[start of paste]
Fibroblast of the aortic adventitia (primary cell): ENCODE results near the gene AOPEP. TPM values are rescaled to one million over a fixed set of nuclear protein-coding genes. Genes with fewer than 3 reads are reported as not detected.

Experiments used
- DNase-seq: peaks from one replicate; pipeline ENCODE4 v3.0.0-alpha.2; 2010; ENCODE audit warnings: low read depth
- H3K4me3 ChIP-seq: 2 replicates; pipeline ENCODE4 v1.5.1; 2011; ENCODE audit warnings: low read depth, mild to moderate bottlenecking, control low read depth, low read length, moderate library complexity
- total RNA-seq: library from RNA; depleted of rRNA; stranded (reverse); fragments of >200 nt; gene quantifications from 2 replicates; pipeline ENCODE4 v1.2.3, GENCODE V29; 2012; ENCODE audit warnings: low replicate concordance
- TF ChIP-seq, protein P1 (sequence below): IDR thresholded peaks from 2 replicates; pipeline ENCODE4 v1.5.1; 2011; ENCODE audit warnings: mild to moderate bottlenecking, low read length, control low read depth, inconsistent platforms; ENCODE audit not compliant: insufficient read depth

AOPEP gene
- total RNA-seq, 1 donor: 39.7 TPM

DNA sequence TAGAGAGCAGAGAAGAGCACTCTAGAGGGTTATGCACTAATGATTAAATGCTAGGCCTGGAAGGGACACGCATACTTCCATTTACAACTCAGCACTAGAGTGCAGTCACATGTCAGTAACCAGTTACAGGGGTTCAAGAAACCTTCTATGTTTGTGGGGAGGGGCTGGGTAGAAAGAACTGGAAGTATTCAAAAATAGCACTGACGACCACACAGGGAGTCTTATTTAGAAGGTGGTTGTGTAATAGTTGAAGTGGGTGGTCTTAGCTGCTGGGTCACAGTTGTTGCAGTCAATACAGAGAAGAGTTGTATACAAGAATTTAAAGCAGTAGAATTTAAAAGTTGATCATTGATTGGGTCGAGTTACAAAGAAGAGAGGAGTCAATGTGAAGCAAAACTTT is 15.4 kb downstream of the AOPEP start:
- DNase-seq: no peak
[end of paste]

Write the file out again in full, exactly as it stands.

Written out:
Fibroblast of the aortic adventitia (primary cell): ENCODE results near the gene AOPEP. TPM values are rescaled to one million over a fixed set of nuclear protein-coding genes. Genes with fewer than 3 reads are reported as not detected.

Experiments used
- DNase-seq: peaks from one replicate; pipeline ENCODE4 v3.0.0-alpha.2; 2010; ENCODE audit warnings: low read depth
- H3K4me3 ChIP-seq: 2 replicates; pipeline ENCODE4 v1.5.1; 2011; ENCODE audit warnings: low read depth, mild to moderate bottlenecking, control low read depth, low read length, moderate library complexity
- total RNA-seq: library from RNA; depleted of rRNA; stranded (reverse); fragments of >200 nt; gene quantifications from 2 replicates; pipeline ENCODE4 v1.2.3, GENCODE V29; 2012; ENCODE audit warnings: low replicate concordance
- TF ChIP-seq, protein P1 (sequence below): IDR thresholded peaks from 2 replicates; pipeline ENCODE4 v1.5.1; 2011; ENCODE audit warnings: mild to moderate bottlenecking, low read length, control low read depth, inconsistent platforms; ENCODE audit not compliant: insufficient read depth

AOPEP gene
- total RNA-seq, 1 donor: 39.7 TPM

DNA sequence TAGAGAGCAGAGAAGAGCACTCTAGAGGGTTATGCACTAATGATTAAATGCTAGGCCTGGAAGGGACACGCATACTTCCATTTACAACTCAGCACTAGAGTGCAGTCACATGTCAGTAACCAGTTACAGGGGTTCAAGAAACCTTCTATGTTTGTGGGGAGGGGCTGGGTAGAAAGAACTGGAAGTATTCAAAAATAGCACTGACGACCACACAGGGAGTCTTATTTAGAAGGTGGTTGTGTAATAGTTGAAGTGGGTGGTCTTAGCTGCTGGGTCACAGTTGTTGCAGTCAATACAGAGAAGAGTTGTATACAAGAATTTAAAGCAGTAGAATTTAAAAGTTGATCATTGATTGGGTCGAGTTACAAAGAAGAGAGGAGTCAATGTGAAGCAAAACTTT is 15.4 kb downstream of the AOPEP start:
- DNase-seq: no peak